The Luminous Mysteries – Part Five

Carnazzo, Rev. Hezekias


Required Reading: The Gospel of Luke, chapter 9


            Christ the King has restored to Adam his royal robe and given him dominion once again.  Let us now make our way to Mount Tabor and begin to search the depth[i]s of the Transfiguration of the Christ, the “mystery of light par excellence.”[ii]  As in the mysteries of the previous weeks, we must place ourselves within the historical event before us.  Also, it will be helpful to recall the “images of Eden” presented in week one.  For, in the new Adam unveiled on the pinnacle of Tabor, we shall see the old Adam restored in Christ, transfigured as a son of God.

In order to view properly the Transfiguration of Christ, we must also consider the events leading up to the unveiling of Tabor.  In chapter nine of the Gospel of Luke, one theme seems to drive the developing story that culminates in the Transfiguration: the kingdom of God.[iii]  In fact, just prior to the Transfiguration, Jesus draws from the mouth of Simon Peter his great confession.

Now it happened that as he was praying alone the disciples were with him; and he asked them, “Who do the people say that I am?”  And they answered, “John the Baptist; but others say, Elijah; and others, that one of the old prophets has risen.”  And he said to them, “But who do you say that I am?” And Peter answered, “The Christ of God.”  But he charged and commanded them to tell this to no one,  saying, “The Son of man must suffer many things, and be rejected by the elders and chief priests and scribes, and be killed, and on the third day be raised (Lk. 9:18-22).


With the confession that Jesus is “the Christ of God,” Peter has recognized his Master as the anointed king of God.  It is eight days after this confession that we find ourselves climbing the magnificent mountain of Tabor, up the “steep, twisting path . . . through a thicket” of “oaks and pistachio trees,” to the summit where a view opens upon the east to the Sea of Galilee and the River Jordan.[iv]  From this height let us gaze upon the account of the Transfiguration through the eyes of Blessed Peter.[v]

Now about eight days after these sayings he took with him Peter and John and James, and went up on the mountain to pray.  And as he was praying, the appearance of his countenance was altered, and his raiment became dazzling white.  And behold, two men talked with him, Moses and Elijah, who appeared in glory and spoke of his departure, which he was to accomplish at Jerusalem.  Now Peter and those who were with him were heavy with sleep, and when they wakened they saw his glory and the two men who stood with him.  And as the men were parting from him, Peter said to Jesus, “Master, it is well that we are here; let us make three booths, one for you and one for Moses and one for Elijah”–not knowing what he said. As he said this, a cloud came and overshadowed them; and they were afraid as they entered the cloud.  And a voice came out of the cloud, saying, “This is my Son, my Chosen; * listen to him!”  And when the voice had spoken, Jesus was found alone. And they kept silence and told no one in those days anything of what they had seen. (Lk. 9:28-36)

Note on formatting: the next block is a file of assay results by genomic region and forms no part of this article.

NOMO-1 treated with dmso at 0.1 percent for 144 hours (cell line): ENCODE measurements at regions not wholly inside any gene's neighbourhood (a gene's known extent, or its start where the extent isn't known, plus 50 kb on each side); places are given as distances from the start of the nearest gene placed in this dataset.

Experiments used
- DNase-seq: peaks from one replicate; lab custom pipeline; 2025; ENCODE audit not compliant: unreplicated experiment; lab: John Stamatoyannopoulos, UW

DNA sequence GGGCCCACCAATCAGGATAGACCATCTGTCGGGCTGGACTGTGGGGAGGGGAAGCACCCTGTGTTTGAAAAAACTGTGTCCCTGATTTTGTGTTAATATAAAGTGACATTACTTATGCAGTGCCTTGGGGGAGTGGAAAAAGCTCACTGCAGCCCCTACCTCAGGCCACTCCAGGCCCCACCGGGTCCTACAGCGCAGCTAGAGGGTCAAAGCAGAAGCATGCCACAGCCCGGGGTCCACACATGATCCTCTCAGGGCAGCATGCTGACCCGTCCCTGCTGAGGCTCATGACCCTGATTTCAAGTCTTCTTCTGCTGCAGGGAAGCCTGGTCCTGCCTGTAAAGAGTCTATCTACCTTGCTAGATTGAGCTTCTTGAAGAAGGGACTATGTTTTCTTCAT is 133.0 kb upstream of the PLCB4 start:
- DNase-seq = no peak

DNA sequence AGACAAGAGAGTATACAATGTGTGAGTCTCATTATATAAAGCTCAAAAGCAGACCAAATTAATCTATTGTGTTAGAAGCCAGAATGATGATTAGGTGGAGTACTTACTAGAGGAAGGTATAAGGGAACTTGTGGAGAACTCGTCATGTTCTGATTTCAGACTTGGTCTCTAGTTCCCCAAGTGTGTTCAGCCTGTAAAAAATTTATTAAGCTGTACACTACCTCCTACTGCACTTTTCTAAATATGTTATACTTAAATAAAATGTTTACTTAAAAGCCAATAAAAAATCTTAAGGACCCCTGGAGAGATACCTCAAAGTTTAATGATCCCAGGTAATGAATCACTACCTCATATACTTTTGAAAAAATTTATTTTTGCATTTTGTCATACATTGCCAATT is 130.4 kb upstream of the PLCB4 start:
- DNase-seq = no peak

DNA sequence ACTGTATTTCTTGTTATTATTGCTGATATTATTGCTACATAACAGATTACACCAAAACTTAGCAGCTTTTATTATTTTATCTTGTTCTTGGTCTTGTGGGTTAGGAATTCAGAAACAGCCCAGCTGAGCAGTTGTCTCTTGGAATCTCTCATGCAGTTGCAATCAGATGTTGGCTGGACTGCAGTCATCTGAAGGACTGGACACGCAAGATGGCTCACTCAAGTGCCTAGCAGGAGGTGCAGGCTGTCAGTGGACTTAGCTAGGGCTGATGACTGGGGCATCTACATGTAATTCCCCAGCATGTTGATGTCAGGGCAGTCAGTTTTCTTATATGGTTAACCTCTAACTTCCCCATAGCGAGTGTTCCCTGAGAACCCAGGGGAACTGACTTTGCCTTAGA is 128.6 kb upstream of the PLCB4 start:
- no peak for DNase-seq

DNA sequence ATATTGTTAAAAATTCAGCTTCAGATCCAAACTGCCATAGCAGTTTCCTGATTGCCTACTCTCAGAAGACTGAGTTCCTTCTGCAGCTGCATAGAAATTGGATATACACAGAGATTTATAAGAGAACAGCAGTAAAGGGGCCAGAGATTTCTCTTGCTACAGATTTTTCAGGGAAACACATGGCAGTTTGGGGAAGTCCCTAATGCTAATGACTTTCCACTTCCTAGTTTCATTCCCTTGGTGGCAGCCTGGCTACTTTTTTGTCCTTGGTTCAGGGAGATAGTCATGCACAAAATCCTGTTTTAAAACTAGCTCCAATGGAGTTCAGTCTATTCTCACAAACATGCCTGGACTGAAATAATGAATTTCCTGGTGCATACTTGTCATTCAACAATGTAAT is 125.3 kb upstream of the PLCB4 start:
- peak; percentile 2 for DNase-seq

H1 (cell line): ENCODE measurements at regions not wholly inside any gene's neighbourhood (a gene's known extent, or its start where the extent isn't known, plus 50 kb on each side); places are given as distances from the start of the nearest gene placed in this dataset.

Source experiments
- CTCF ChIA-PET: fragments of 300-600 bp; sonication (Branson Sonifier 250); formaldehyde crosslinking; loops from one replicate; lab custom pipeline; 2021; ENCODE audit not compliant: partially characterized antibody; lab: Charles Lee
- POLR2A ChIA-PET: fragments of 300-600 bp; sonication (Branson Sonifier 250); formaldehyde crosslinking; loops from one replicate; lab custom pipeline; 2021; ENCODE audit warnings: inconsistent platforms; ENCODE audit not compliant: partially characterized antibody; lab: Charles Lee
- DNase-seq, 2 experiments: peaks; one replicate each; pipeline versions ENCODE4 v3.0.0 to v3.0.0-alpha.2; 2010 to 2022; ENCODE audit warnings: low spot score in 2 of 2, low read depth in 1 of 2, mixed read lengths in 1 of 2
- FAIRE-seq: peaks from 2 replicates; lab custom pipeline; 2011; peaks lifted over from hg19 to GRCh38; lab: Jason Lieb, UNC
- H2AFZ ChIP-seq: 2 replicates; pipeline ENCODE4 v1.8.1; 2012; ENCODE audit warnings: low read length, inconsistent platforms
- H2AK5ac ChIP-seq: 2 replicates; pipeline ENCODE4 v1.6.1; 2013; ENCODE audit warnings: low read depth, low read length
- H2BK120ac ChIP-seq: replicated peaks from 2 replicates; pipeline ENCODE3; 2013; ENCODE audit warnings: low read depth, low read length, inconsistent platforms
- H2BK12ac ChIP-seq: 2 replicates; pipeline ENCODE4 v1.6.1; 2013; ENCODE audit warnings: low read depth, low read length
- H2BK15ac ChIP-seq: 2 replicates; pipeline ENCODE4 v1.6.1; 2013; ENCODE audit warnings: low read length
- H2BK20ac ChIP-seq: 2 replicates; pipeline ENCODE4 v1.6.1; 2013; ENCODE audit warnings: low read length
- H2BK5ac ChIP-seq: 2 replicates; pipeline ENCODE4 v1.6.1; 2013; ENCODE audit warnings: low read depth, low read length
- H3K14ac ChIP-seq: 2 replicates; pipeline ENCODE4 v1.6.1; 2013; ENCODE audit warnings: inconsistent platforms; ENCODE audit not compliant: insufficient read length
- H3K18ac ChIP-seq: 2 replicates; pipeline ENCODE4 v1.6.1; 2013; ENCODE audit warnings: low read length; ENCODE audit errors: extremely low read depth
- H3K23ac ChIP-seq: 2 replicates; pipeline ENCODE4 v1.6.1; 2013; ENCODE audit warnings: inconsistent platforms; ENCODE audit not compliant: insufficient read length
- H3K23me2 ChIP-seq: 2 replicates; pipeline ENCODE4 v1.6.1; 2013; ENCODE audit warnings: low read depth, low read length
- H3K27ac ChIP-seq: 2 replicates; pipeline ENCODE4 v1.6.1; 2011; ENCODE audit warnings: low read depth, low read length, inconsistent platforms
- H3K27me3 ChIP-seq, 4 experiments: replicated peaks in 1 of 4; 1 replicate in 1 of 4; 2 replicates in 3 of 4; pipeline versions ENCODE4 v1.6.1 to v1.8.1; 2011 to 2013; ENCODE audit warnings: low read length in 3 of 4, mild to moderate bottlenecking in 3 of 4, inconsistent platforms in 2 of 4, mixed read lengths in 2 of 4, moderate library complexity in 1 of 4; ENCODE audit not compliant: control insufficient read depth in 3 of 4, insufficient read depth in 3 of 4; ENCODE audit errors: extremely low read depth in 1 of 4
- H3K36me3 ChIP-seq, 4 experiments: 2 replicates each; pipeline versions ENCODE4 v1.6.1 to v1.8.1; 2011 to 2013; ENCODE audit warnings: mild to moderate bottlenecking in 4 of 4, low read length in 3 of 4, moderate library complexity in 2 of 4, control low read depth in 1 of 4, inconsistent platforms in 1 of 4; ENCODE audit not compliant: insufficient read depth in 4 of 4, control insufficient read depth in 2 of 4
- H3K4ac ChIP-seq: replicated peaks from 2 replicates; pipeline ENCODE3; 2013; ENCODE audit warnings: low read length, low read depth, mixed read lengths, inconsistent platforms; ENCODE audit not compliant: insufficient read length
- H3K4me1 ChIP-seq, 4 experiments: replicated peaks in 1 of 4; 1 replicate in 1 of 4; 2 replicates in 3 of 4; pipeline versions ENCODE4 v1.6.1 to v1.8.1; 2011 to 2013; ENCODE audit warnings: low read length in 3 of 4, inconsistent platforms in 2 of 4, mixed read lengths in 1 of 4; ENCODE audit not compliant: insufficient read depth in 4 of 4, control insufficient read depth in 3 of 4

In His actions and in His person, Christ fulfills, not only the prophecies, but also the events of the Old Testament, recapitulating them through the events of His own life.  Most biblical scholars[vi] recognize in the Transfiguration the fulfillment of the greatest feast of the Jewish liturgical calendar, the feast of Tabernacles.[vii]  The book of Leviticus gives the first prescription for this feast:

And the LORD said to Moses, “Say to the people of Israel, On the fifteenth day of this seventh month and for seven days is the feast of booths to the LORD.  On the first day shall be a holy convocation; you shall do no laborious work.  Seven days you shall present offerings by fire to the LORD; on the eighth day you shall hold a holy convocation and present an offering by fire to the LORD; it is a solemn assembly; you shall do no laborious work. . . . On the fifteenth day of the seventh month, when you have gathered in the produce of the land, you shall keep the feast of the LORD seven days; on the first day shall be a solemn rest, and on the eighth day shall be a solemn rest.  And you shall take on the first day the fruit of goodly trees, branches of palm trees, and boughs of leafy trees, and willows of the brook; and you shall rejoice before the LORD your God seven days.  You shall keep it as a feast to the LORD seven days in the year; it is a statute for ever throughout your generations; you shall keep it in the seventh month.  You shall dwell in booths for seven days; all that are native in Israel shall dwell in booths, that your generations may know that I made the people of Israel dwell in booths when I brought them out of the land of Egypt: I am the LORD your God.” (Lv. 23:33-36, 39-44).